// Inside React
class Component {
  constructor(props) {
    this.props = props;
    // ...
  }
}

And that’s not far from truth — indeed, that’s what it does.

But somehow, even if you call super() without the props argument, you’ll still be able to access this.props in the render and other methods. (If you don’t believe me, try it yourself!)

How does that work? It turns out that React also assigns props on the instance right after calling your constructor:

  // Inside React
  const instance = new YourComponent(props);
  instance.props = props;

So even if you forget to pass props to super(), React would still set them right afterwards. There is a reason for that.

When React added support for classes, it didn’t just add support for ES6 classes alone. The goal was to support as wide range of class abstractions as possible. It was not clear how relatively successful would ClojureScript, CoffeeScript, ES6, Fable, Scala.js, TypeScript, or other solutions be for defining components. So React was intentionally unopinionated about whether calling super() is required — even though ES6 classes are.

So does this mean you can just write super() instead of super(props)?

Probably not because it’s still confusing. Sure, React would later assign this.props after your constructor has run. But this.props would still be undefined between the super call and the end of your constructor:

// Inside React
class Component {
  constructor(props) {
    this.props = props;
    // ...
  }
}

// Inside your code
class Button extends React.Component {
  constructor(props) {
    super(); // 😬 We forgot to pass props
    console.log(props);      // ✅ {}
    console.log(this.props); // 😬 undefined   }
  // ...
}

It can be even more challenging to debug if this happens in some method that’s called from the constructor. And that’s why I recommend always passing down super(props), even though it isn’t strictly necessary:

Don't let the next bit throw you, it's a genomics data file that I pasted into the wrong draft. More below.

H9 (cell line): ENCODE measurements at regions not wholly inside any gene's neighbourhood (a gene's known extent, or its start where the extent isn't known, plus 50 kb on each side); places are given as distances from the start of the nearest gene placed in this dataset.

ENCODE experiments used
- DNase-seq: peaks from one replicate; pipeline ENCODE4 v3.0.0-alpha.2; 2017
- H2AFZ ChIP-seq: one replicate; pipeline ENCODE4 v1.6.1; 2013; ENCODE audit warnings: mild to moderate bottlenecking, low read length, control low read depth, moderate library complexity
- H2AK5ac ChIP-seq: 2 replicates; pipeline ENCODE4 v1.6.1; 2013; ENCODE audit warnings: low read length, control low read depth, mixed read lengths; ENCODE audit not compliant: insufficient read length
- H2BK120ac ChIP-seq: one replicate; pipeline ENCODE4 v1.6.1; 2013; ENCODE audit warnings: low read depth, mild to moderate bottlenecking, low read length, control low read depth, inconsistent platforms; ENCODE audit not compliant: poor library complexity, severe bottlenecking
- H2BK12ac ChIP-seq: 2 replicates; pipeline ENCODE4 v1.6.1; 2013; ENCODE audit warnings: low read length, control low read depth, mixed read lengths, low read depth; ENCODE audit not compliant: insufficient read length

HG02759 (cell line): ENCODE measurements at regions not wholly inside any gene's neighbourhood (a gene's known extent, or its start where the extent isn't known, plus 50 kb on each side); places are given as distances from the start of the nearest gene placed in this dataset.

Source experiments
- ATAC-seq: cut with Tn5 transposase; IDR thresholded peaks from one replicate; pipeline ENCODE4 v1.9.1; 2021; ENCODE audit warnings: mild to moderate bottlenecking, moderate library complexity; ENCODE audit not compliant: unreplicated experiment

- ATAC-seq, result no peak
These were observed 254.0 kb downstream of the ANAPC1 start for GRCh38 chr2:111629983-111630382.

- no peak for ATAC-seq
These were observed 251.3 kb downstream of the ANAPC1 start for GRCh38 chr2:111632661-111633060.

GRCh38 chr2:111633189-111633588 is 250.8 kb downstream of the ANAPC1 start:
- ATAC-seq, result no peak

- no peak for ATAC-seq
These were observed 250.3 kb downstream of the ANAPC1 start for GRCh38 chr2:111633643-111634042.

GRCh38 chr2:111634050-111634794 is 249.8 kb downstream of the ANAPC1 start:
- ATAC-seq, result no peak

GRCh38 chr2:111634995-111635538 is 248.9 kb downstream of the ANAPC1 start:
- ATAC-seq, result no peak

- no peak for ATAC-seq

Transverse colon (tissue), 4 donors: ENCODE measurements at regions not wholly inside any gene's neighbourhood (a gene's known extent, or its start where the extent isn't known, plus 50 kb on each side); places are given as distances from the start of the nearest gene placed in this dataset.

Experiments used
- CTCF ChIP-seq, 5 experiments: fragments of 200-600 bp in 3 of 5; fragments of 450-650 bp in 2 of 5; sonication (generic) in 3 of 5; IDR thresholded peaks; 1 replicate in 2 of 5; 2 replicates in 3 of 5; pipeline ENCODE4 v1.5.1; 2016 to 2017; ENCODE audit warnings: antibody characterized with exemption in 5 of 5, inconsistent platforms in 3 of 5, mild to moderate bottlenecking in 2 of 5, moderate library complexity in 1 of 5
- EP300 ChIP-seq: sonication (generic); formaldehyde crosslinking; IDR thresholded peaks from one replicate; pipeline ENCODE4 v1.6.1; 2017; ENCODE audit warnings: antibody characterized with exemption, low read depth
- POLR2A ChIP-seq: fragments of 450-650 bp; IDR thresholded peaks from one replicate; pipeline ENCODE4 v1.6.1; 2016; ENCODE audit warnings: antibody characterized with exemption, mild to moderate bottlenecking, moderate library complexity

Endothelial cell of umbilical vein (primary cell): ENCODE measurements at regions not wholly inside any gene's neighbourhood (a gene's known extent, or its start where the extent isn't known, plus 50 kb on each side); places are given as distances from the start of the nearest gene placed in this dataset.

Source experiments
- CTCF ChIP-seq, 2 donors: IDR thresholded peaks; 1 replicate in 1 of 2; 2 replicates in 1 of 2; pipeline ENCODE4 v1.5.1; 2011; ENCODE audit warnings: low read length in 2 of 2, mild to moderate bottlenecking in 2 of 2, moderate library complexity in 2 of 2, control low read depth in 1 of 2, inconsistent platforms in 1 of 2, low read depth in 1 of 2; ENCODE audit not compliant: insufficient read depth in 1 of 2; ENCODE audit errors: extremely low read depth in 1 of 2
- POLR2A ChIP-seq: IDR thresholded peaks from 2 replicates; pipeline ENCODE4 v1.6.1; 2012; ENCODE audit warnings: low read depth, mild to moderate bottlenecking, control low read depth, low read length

class Button extends React.Component {
  constructor(props) {
    super(props); // ✅ We passed props
    console.log(props);      // ✅ {}
    console.log(this.props); // ✅ {}
  }
  // ...
}

This ensures this.props is set even before the constructor exits.


There’s one last bit that longtime React users might be curious about.

You might have noticed that when you use the Context API in classes (either with the legacy contextTypes or the modern contextType API added in React 16.6), context is passed as a second argument to the constructor.

So why don’t we write super(props, context) instead? We could, but context is used less often so this pitfall just doesn’t come up as much.

With the class fields proposal this whole pitfall mostly disappears anyway. Without an explicit constructor, all arguments are passed down automatically. This is what allows an expression like state = {} to include references to this.props or this.context if necessary.

With Hooks, we don’t even have super or this. But that’s a topic for another day.

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Dan Abramov

Personal blog by Dan Abramov. I explain with words and code.